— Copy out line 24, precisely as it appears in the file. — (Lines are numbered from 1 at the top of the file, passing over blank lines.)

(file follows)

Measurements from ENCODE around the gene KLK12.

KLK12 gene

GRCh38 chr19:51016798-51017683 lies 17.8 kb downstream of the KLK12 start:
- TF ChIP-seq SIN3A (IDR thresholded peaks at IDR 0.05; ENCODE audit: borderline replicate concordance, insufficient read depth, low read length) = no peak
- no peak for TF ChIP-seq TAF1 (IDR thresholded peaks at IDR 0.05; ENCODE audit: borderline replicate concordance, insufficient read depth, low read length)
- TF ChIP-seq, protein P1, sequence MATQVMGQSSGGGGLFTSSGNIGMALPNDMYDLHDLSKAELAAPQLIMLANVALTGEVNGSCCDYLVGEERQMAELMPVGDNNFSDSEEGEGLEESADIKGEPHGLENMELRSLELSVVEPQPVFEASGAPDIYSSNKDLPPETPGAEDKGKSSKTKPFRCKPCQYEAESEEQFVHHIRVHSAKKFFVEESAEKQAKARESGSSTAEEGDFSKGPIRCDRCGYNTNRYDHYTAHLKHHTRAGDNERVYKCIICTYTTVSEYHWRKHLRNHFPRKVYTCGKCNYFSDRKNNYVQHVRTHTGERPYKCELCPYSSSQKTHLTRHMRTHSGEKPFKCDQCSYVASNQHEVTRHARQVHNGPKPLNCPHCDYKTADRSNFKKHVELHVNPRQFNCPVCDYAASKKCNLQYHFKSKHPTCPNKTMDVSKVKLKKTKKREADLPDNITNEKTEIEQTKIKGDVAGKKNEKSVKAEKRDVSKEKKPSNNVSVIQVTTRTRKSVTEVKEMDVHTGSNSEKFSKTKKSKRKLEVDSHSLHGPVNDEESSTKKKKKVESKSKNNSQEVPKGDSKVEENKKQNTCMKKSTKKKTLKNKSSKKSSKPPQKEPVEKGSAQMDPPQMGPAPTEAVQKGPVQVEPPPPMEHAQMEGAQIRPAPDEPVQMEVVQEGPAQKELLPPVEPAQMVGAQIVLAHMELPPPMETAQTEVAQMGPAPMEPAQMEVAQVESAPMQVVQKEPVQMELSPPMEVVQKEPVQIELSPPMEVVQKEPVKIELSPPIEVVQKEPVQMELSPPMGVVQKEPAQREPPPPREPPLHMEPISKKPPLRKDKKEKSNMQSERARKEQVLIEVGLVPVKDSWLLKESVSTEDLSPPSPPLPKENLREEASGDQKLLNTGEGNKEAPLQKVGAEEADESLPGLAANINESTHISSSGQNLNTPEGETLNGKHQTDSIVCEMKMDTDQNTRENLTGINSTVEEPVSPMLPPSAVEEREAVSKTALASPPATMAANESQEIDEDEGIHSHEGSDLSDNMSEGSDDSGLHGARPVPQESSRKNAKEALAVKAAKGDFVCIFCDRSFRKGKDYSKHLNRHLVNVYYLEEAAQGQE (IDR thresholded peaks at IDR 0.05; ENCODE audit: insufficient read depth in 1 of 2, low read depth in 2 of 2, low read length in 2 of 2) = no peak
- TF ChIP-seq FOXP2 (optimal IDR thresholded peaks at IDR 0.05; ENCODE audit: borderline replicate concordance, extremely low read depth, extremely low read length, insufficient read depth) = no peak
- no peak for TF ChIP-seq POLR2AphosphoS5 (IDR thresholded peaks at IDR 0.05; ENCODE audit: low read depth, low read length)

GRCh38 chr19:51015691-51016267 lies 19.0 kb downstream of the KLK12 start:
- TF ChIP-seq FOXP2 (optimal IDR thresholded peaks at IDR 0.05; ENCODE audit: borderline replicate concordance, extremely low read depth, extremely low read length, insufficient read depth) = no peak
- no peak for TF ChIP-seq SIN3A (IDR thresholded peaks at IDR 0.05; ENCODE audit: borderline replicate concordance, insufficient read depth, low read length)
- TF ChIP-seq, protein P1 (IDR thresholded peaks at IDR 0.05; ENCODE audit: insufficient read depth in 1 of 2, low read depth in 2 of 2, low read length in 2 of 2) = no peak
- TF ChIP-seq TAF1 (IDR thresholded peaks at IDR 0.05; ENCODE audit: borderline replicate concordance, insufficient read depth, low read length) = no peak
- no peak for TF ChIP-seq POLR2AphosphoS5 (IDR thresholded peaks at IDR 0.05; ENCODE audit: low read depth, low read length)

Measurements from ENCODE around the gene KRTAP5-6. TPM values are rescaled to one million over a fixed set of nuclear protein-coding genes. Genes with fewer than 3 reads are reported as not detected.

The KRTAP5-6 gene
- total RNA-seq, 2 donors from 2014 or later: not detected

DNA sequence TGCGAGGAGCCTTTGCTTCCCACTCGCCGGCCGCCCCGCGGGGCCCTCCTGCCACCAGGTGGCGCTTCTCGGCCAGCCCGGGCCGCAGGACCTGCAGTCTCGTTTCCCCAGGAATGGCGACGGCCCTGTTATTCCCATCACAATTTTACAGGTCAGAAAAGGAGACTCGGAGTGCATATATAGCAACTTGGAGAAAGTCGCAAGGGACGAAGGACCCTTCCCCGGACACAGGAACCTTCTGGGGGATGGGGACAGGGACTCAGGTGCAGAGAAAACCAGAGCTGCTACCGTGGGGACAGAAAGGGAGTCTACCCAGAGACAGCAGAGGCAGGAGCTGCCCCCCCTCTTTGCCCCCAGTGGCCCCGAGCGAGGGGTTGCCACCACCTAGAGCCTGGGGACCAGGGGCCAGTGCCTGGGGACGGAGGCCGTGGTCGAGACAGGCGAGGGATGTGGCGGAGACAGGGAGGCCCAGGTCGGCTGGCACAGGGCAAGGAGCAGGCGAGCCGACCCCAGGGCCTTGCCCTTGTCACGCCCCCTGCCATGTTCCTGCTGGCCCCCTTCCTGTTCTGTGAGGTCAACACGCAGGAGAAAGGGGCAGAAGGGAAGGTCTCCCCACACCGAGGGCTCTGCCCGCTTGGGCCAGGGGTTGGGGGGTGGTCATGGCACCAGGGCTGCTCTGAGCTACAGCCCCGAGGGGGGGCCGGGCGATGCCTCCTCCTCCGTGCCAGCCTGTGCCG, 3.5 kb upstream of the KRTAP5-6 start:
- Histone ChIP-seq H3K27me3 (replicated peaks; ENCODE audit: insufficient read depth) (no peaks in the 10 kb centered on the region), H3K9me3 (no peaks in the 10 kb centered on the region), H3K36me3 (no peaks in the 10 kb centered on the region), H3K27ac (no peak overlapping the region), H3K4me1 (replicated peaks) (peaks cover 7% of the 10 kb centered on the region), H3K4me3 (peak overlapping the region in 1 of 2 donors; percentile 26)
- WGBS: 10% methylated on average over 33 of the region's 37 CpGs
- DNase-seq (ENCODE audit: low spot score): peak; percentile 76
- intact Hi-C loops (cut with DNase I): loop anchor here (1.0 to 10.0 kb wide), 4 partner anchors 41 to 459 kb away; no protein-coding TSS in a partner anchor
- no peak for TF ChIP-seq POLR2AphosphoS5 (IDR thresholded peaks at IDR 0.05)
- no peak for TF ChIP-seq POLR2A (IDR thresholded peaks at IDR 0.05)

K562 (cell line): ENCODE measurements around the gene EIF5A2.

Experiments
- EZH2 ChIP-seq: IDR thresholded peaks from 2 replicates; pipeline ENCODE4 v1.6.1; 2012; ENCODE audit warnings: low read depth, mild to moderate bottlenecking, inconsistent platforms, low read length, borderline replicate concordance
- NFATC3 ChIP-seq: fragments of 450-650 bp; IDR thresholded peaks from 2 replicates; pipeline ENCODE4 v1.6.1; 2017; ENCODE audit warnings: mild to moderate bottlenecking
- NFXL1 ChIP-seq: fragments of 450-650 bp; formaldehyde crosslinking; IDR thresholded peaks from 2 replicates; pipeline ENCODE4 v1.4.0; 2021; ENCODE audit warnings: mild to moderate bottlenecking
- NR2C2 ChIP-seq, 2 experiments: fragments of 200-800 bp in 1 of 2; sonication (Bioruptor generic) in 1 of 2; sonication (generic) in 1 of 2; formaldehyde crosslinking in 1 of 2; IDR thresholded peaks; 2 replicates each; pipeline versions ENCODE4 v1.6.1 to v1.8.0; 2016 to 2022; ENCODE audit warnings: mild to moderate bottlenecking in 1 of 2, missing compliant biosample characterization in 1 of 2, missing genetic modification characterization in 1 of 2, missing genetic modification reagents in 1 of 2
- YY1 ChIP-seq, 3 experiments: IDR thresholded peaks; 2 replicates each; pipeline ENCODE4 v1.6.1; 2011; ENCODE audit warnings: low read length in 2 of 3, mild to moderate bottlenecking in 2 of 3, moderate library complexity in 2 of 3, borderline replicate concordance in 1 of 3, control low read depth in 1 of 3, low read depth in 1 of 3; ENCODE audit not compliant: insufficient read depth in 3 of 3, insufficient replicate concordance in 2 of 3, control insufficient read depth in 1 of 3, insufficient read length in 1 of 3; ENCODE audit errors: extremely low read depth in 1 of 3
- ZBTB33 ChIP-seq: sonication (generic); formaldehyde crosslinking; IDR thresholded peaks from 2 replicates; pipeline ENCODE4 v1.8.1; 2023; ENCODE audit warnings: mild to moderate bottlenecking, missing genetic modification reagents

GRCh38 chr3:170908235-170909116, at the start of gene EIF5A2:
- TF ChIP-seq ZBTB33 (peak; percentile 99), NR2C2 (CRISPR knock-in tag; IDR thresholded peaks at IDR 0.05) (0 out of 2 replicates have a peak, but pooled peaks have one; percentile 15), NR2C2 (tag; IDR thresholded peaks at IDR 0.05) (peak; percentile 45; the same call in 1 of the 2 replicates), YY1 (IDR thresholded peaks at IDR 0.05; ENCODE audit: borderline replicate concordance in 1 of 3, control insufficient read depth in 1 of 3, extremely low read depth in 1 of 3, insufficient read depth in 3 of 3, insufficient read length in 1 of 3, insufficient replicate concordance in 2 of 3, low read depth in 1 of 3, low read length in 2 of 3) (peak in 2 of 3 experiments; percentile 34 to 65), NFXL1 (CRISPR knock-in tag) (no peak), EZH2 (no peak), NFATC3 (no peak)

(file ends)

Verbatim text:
- no peak for TF ChIP-seq POLR2A (IDR thresholded peaks at IDR 0.05)